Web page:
Will a special session solve the state’s property insurance crisis?

BATON ROUGE, La. (WAFB) – Gov. John Bel Edwards is calling lawmakers back to the Capitol next week in hopes a special session will resolve the looming problem of insurance companies leaving the state and those staying to keep people out of their homes praise. Insurance Commissioner Jim Donelon is asking for $45 million for a stimulus fund that he says will help attract more businesses, boost competition and in turn lower prices.

“I know a lot of people get outdone with the insurance commissioner and I’m a little bit myself to put us in this shape,” said Senator Bodi White (R).

“I think a lot of us think this is a band-aid approach. We have several things that need to happen. But I think in a way he made the case that we need to act fast,” added Rep. Rick Edmonds (R).

The problem some in the Capitol have with the idea of ​​spending $45 million is one, it’s a lot of money. And secondly, if lawmakers can’t agree on how the funds should be divided, there is no alternative plan.

“For a conservative lawmaker, that’s a hard pill. What do we do if this Legislature decides not to fund or use that $45 million, and I’m going to be part of that appropriation process… or… I mean, what’s the plan?” asked Sen. White.

Regardless of who believes what about how we’re moving forward, almost everyone agrees that something needs to happen fast.

“I had discussions with people from the Houma, Thibodeaux area last week and some of them had doubled or tripled their premiums and they only saw a few months before they couldn’t afford to keep paying,” Rep said , explained Edmonds.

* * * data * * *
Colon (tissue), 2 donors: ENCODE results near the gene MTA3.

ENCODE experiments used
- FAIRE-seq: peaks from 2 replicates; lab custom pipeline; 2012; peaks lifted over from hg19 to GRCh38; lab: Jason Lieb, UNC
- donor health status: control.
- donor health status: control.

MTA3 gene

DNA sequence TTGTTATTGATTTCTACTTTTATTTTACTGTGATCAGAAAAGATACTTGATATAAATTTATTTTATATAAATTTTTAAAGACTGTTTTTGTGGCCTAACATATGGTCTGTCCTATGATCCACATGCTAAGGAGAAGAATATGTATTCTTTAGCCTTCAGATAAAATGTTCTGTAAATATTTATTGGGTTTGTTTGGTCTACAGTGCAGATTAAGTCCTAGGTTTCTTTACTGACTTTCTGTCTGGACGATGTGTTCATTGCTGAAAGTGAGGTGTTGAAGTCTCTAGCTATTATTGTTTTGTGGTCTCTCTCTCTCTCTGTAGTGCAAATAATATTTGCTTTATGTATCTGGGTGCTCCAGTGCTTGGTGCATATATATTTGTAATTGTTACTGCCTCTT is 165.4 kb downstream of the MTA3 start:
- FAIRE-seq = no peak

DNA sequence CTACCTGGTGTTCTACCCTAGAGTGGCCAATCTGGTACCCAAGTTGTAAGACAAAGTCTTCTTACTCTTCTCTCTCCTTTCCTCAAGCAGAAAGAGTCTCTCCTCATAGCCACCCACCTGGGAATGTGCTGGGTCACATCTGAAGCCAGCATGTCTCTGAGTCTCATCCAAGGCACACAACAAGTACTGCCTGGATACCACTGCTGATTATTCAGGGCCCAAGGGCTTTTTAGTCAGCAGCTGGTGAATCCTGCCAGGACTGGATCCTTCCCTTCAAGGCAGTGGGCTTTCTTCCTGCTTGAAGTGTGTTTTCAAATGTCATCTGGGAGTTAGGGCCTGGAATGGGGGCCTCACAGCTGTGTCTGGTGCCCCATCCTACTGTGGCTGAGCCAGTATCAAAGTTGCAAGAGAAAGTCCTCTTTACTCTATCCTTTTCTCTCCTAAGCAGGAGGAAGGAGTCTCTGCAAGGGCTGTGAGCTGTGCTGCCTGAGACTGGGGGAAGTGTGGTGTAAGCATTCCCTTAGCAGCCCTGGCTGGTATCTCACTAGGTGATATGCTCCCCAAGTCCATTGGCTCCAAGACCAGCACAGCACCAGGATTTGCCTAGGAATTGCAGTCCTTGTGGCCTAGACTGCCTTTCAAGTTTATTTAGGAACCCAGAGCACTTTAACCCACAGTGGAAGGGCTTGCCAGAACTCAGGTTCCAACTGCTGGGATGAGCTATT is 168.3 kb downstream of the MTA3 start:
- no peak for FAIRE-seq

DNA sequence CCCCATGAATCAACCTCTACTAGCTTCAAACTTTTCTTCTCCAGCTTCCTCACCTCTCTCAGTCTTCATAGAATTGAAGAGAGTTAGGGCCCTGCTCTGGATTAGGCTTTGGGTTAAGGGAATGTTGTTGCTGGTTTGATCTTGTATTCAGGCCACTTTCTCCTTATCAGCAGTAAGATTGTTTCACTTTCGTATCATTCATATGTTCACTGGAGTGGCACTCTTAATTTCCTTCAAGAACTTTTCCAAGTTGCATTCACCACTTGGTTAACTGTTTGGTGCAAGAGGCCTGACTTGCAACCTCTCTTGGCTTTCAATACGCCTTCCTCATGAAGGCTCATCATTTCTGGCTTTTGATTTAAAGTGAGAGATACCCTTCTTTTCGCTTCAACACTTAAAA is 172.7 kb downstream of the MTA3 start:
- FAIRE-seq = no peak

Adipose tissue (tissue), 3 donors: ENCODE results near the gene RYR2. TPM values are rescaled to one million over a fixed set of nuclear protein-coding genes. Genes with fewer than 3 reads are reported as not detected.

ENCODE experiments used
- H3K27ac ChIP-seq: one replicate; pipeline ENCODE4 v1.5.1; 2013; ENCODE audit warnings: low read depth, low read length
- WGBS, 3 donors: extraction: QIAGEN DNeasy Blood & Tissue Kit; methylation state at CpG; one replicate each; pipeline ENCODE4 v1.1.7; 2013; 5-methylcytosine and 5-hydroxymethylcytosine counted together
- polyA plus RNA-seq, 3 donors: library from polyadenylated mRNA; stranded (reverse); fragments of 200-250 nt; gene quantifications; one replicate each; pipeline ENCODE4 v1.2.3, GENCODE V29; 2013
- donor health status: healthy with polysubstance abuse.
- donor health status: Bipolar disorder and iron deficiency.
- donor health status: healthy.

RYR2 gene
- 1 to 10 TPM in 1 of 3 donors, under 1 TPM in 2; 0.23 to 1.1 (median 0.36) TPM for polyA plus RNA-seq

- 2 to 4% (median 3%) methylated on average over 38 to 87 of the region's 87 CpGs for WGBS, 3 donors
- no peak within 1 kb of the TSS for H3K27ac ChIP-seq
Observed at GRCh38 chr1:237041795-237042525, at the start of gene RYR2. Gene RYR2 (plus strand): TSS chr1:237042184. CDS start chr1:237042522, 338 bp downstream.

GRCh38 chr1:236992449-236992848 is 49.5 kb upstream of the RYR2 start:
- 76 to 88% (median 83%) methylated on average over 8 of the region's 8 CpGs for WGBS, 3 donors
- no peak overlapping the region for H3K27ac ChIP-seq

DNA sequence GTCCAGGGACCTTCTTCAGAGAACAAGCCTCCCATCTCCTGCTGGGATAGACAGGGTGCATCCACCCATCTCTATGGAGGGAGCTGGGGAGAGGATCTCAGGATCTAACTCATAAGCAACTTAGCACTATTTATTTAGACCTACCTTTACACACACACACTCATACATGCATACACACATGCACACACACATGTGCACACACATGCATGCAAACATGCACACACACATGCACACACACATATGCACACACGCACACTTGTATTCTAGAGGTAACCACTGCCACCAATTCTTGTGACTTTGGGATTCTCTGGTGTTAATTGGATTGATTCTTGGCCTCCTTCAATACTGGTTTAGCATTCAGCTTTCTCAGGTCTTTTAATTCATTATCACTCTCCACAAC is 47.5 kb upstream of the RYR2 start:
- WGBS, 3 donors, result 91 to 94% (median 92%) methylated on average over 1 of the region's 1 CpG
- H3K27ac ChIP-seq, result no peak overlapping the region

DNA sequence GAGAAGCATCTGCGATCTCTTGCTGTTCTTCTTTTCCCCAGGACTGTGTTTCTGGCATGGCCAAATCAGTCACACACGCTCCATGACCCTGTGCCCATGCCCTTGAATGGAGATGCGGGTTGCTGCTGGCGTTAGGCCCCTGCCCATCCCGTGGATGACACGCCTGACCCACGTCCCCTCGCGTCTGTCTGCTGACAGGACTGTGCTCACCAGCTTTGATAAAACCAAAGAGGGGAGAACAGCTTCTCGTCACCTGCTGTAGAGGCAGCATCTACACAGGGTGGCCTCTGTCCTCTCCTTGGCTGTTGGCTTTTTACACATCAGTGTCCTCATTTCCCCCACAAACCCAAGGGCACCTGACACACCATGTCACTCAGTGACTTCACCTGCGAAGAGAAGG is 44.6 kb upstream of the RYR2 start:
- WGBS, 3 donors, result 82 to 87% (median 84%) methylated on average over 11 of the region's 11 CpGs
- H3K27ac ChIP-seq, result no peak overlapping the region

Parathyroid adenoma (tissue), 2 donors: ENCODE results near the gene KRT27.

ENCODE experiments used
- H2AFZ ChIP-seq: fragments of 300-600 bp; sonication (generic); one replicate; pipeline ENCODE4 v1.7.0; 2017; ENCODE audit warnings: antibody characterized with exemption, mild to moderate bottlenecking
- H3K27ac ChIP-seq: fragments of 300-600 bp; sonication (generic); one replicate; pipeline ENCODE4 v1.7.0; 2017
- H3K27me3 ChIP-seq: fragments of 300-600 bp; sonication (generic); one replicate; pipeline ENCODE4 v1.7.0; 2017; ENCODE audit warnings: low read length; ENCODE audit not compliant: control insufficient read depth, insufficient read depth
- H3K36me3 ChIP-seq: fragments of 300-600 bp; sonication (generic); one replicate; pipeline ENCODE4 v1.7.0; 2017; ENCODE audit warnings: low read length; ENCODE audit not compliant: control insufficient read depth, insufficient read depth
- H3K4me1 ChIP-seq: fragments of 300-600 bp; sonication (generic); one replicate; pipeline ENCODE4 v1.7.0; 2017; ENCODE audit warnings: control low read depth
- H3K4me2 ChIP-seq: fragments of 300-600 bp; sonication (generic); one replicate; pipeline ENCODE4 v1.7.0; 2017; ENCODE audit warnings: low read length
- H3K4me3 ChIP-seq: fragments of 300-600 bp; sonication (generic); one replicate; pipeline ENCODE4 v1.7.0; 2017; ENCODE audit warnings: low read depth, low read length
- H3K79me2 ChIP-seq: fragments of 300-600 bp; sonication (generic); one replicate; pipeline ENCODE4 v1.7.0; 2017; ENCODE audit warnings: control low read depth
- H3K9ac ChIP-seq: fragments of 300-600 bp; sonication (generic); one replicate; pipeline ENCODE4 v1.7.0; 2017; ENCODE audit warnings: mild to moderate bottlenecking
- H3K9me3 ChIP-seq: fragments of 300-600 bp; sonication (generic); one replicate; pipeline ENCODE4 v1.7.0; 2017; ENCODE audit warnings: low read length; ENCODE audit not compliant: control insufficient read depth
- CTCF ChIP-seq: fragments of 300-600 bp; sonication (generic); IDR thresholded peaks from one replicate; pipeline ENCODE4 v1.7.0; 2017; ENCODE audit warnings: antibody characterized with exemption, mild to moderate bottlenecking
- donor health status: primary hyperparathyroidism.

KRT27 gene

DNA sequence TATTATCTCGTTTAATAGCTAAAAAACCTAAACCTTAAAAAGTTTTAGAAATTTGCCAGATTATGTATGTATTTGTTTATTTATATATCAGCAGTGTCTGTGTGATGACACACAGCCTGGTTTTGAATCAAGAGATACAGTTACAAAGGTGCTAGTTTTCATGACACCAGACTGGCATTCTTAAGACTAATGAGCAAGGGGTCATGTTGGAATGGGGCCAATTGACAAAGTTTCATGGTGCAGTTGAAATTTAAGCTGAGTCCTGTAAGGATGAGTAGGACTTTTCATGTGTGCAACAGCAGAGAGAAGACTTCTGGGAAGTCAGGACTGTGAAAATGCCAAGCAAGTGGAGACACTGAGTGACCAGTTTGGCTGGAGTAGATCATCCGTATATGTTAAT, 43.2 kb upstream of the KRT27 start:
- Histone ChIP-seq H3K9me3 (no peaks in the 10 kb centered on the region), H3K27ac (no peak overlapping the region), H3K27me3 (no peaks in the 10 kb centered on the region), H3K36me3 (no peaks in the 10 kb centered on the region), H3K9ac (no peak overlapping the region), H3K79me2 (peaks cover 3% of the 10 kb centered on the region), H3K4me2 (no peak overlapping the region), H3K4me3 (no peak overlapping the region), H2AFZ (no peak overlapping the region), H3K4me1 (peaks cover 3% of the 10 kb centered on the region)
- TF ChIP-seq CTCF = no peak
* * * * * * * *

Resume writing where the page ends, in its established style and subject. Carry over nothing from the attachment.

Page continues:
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Local realtor Pat Wattam says she can remember when Louisiana was going through a similar problem and took a similar approach in 2005 with Hurricanes Katrina and Rita.

“We’ve done this before… And look where we are now. The biggest problem we face as real estate agents is losing the roof replacement that many insurance companies give you. But now they’re going to make it where the roofs have to be either 5 years old or 10 years old, if you have a 20-year-old roof they’re going to write it off and you might not get anything for your roof,” Wattam said.

She went on to say that until something can be worked out, her best advice is to look into insurance.

“Don’t just go with the person who insures your car if it’s your first home. It’s good to ask your friends who they use. You want a reliable company. Because all those companies that bought in before brought in the cheap insurance rates, who’s paying for those policies now? The insurance companies that stayed, plus us the taxpayers,” Wattam added.

Things will start Monday noon and last no more than seven days.

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